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dc.contributor.authorZimmer, Craigen_US
dc.identifier.otherLectionary number: 270en_US
dc.description.abstractThese readings today from Acts and John caused me to think about authority, and that can be a very tricky subject to wade into.  What is authority and where does it come from?  How do we recognize it?  What examples of authority should we follow?|In Acts 5, we see a tension between the religious authorities who were used to operating in a structure that granted them power and control, and the apostles who were teaching and healing in the name of Jesus, seemingly with an authority that was unexplainable and certainly not authorized by the "powers that be."  Maybe people didn't understand where this authority came from, but they certainly recognized it when they saw it.  Isn't it the same with us?  We see people in positions of power, but often their pronouncements and their actions ring hollow; we also see people who have no position or prestige, yet their way of speaking, acting, and being can affect us in very powerful ways.|This tension is one that I think we feel often, from a wide variety of authority figures.  Pope Francis even spoke about it in his Christmas message to Vatican officials this past winter, warning those ecclesiastical authorities not to get into a way of proceeding where the position becomes the most important thing:|This is the disease of persons who insatiably try to accumulate power and to this end are ready to slander, defame and discredit others, even in newspapers and magazines. Naturally, so as to put themselves on display and to show that they are more capable than others. This disease does great harm to the Body because it leads persons to justify the use of any means whatsoever to attain their goal, often in the name of justice and transparency!|Those who are put into positions of authority (politicians, CEOs, and even clergy and ministers) can and do sometimes get confused or turned around and make decisions based on power, money, or position.  In these cases, the "authority" they think they are exercising doesn't seem to carry much weight.  So our task is to sort out where legitimate and inspiring authority comes from and seek to follow it in our own lives.|Who has authority in my life?  Those whose influence comes only from titles and appointments and positions?  Or those who are close to the God who hears the cry of the just, and is close to the brokenhearted and those who are crushed in spirit?  Which examples of authority pull me at my core and inspire me to do good in the world?  That is real authority, the one that we are called to follow.  It may be unsanctioned and unauthorized by those accustomed to wielding influence, but it certainly has authenticity and the power to inspire us to become more Christ-like.en_US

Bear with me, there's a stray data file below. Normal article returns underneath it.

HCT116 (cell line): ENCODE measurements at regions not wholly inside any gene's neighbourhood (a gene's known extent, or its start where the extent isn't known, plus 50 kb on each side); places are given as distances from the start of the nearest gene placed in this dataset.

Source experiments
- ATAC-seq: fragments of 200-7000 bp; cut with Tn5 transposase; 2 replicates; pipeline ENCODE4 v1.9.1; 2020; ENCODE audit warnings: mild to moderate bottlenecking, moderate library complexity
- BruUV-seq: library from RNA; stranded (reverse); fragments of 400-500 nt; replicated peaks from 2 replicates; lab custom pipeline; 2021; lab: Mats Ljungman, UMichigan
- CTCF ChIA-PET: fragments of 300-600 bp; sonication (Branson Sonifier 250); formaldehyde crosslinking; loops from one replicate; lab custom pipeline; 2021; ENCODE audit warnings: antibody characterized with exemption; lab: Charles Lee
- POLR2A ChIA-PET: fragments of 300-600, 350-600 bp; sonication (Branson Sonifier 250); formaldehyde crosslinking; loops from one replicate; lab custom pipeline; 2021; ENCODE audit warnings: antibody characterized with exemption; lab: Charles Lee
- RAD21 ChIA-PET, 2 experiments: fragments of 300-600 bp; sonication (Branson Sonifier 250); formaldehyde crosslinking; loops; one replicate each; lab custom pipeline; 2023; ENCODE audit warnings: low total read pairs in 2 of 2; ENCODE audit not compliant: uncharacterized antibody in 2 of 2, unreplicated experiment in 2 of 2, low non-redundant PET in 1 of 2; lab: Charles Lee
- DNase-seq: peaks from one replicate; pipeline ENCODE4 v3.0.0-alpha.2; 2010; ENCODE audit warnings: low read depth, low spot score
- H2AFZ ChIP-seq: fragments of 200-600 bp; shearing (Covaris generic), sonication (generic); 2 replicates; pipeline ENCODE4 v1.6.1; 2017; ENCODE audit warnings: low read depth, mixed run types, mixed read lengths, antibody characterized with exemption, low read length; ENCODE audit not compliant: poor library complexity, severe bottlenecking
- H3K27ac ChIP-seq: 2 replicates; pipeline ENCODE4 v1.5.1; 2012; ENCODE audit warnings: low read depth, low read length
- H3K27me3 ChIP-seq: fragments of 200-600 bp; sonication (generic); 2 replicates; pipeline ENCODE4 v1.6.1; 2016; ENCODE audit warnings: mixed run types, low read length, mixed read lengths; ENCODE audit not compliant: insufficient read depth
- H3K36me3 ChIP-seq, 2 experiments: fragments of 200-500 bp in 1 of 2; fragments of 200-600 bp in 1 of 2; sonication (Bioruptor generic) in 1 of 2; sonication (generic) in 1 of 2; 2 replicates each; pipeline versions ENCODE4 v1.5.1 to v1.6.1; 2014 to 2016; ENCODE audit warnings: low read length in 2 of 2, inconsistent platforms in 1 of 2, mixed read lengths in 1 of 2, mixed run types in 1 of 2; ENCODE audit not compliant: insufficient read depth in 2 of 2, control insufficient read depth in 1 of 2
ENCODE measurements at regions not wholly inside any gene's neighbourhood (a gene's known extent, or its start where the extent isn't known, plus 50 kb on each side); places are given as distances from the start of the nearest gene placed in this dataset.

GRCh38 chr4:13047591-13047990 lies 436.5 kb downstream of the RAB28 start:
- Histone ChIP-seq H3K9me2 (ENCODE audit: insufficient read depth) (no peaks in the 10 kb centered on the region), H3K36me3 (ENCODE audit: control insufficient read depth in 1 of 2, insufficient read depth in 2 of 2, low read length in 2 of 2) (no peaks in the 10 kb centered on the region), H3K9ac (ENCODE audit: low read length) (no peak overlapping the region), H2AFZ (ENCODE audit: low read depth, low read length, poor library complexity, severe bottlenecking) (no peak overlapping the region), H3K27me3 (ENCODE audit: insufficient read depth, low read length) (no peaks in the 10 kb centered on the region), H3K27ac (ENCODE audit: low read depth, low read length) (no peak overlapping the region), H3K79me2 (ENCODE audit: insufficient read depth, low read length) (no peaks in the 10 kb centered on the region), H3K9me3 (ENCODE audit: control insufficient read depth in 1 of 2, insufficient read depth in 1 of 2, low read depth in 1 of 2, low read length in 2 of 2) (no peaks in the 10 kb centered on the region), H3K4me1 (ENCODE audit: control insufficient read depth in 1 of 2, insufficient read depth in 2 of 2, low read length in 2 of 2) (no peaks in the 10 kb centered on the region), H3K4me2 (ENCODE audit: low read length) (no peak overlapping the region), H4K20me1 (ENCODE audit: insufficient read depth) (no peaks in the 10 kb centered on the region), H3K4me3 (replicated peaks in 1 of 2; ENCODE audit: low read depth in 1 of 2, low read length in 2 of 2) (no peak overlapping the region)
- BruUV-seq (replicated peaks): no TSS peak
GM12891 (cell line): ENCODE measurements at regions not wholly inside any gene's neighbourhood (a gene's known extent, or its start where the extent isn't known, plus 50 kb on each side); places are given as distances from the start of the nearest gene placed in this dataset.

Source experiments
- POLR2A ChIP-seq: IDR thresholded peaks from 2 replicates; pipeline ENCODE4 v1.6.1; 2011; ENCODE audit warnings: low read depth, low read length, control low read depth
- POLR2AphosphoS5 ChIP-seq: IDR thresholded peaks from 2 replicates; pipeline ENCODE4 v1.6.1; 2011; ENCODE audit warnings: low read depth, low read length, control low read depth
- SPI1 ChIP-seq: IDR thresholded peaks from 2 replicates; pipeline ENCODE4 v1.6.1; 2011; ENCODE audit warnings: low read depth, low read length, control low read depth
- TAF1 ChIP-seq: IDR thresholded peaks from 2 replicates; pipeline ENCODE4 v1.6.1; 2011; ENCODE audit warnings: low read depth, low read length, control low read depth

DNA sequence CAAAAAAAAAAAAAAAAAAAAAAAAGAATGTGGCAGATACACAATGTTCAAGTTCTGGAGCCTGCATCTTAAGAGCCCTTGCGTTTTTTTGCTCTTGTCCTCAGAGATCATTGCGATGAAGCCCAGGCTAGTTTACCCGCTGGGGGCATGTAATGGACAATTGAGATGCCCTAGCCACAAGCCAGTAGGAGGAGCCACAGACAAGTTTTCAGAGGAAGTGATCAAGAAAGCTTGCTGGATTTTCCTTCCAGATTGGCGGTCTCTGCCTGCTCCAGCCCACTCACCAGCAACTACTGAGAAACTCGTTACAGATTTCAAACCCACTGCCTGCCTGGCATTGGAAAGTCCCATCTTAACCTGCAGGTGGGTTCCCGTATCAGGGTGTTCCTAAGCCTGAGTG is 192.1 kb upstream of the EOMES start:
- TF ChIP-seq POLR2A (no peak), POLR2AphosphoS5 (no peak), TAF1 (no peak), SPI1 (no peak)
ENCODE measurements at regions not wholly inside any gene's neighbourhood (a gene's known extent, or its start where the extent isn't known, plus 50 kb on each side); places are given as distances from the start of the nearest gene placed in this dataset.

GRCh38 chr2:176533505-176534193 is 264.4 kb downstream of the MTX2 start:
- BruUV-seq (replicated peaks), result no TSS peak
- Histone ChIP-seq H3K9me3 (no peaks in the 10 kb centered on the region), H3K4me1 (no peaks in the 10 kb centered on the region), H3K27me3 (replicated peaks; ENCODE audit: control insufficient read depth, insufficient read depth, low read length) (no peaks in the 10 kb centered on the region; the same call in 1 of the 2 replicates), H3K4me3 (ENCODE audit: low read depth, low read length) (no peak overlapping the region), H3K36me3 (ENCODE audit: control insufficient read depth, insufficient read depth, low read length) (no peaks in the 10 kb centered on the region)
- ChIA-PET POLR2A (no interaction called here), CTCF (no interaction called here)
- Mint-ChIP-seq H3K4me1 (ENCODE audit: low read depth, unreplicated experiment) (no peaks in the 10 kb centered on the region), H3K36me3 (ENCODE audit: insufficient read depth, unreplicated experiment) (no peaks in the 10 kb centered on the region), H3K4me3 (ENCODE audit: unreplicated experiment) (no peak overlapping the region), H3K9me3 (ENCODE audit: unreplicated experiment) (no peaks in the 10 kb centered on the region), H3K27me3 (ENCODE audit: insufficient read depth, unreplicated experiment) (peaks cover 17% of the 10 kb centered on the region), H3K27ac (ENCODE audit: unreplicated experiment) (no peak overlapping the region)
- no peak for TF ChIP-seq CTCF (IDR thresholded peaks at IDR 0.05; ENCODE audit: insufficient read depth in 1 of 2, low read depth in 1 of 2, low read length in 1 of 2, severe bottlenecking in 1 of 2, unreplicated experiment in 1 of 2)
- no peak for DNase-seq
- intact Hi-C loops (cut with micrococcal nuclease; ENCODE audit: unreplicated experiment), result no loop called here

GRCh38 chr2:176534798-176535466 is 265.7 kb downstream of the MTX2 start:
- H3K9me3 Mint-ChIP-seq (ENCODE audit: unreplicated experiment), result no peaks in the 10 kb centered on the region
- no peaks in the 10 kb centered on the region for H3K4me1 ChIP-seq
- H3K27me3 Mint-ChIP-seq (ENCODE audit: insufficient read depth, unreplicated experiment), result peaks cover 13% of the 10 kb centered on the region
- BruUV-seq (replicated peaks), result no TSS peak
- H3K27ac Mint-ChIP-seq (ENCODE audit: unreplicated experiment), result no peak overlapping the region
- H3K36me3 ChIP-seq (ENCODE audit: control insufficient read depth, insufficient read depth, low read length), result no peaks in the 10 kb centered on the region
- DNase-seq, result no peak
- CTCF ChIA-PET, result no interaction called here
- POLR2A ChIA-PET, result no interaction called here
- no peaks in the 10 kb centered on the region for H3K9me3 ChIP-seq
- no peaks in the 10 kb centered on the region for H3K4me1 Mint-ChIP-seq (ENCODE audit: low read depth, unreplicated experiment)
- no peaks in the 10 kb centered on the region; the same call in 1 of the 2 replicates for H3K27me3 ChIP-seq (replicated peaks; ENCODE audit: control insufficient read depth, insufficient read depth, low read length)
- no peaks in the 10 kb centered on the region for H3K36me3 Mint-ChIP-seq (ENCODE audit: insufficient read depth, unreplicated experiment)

dc.publisherUniversity Ministry, Creighton University.en_US
dc.rightsThese reflections may not be sold or used commercially without permission. Personal or parish use is permitted.en_US
dc.titleReflection for Thursday, April 16, 2015: 2nd week of Easter.en_US
dc.rights.holderUniversity Ministry, Creighton University.en_US
dc.publisher.locationOmaha, Nebraska, United Statesen_US
dc.program.unitCampus Ministryen_US
dc.contributor.cuauthorZimmer, Craig M.en_US 2en_US
dc.subject.local1Acts 5:27-33en_US
dc.subject.local2Psalms 34:2, 9, 17-18, 19-20en_US
dc.subject.local4John 3:31-36en_US
dc.title.seriesDaily Reflections (Meditations) on the Scriptures from the Roman Catholic Lectionary.en_US Ien_US

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  • Daily Reflections Archive
    Reflections written by Creighton University faculty, staff, and administrators on the daily mass readings.

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